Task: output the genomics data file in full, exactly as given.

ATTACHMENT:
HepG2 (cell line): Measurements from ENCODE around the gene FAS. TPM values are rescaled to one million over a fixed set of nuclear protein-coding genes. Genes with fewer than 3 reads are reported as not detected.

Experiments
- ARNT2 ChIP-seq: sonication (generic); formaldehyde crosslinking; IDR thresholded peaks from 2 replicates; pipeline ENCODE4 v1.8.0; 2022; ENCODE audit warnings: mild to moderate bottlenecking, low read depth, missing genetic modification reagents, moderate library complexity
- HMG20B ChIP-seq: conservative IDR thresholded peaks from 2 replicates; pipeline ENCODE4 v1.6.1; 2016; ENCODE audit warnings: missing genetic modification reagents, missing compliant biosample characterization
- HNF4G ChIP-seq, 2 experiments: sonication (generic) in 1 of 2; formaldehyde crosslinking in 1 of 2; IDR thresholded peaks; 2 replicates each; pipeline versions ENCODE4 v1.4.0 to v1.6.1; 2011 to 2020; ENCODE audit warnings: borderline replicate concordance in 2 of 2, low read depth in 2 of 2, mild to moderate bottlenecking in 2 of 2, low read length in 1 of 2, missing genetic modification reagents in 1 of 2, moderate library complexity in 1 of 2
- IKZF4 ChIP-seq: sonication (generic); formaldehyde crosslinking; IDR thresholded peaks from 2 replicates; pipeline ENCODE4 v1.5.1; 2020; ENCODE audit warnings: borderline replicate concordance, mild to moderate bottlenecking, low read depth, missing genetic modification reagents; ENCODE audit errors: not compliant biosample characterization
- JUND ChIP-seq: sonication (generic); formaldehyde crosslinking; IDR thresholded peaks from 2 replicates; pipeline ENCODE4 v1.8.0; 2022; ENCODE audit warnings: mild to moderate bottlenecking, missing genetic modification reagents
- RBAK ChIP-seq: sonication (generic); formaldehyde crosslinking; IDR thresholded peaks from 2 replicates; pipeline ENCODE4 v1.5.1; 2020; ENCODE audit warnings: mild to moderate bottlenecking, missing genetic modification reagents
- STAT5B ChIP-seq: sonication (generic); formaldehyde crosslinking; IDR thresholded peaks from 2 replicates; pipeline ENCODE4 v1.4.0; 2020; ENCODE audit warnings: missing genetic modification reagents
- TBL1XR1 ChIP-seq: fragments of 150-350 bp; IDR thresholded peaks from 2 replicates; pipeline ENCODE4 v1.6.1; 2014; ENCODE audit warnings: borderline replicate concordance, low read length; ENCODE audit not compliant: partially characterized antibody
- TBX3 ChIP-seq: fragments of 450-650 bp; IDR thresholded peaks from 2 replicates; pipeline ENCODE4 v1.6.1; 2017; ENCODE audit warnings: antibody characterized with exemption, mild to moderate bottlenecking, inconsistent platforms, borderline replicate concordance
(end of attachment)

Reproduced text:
HepG2 (cell line): Measurements from ENCODE around the gene FAS. TPM values are rescaled to one million over a fixed set of nuclear protein-coding genes. Genes with fewer than 3 reads are reported as not detected.

Experiments
- ARNT2 ChIP-seq: sonication (generic); formaldehyde crosslinking; IDR thresholded peaks from 2 replicates; pipeline ENCODE4 v1.8.0; 2022; ENCODE audit warnings: mild to moderate bottlenecking, low read depth, missing genetic modification reagents, moderate library complexity
- HMG20B ChIP-seq: conservative IDR thresholded peaks from 2 replicates; pipeline ENCODE4 v1.6.1; 2016; ENCODE audit warnings: missing genetic modification reagents, missing compliant biosample characterization
- HNF4G ChIP-seq, 2 experiments: sonication (generic) in 1 of 2; formaldehyde crosslinking in 1 of 2; IDR thresholded peaks; 2 replicates each; pipeline versions ENCODE4 v1.4.0 to v1.6.1; 2011 to 2020; ENCODE audit warnings: borderline replicate concordance in 2 of 2, low read depth in 2 of 2, mild to moderate bottlenecking in 2 of 2, low read length in 1 of 2, missing genetic modification reagents in 1 of 2, moderate library complexity in 1 of 2
- IKZF4 ChIP-seq: sonication (generic); formaldehyde crosslinking; IDR thresholded peaks from 2 replicates; pipeline ENCODE4 v1.5.1; 2020; ENCODE audit warnings: borderline replicate concordance, mild to moderate bottlenecking, low read depth, missing genetic modification reagents; ENCODE audit errors: not compliant biosample characterization
- JUND ChIP-seq: sonication (generic); formaldehyde crosslinking; IDR thresholded peaks from 2 replicates; pipeline ENCODE4 v1.8.0; 2022; ENCODE audit warnings: mild to moderate bottlenecking, missing genetic modification reagents
- RBAK ChIP-seq: sonication (generic); formaldehyde crosslinking; IDR thresholded peaks from 2 replicates; pipeline ENCODE4 v1.5.1; 2020; ENCODE audit warnings: mild to moderate bottlenecking, missing genetic modification reagents
- STAT5B ChIP-seq: sonication (generic); formaldehyde crosslinking; IDR thresholded peaks from 2 replicates; pipeline ENCODE4 v1.4.0; 2020; ENCODE audit warnings: missing genetic modification reagents
- TBL1XR1 ChIP-seq: fragments of 150-350 bp; IDR thresholded peaks from 2 replicates; pipeline ENCODE4 v1.6.1; 2014; ENCODE audit warnings: borderline replicate concordance, low read length; ENCODE audit not compliant: partially characterized antibody
- TBX3 ChIP-seq: fragments of 450-650 bp; IDR thresholded peaks from 2 replicates; pipeline ENCODE4 v1.6.1; 2017; ENCODE audit warnings: antibody characterized with exemption, mild to moderate bottlenecking, inconsistent platforms, borderline replicate concordance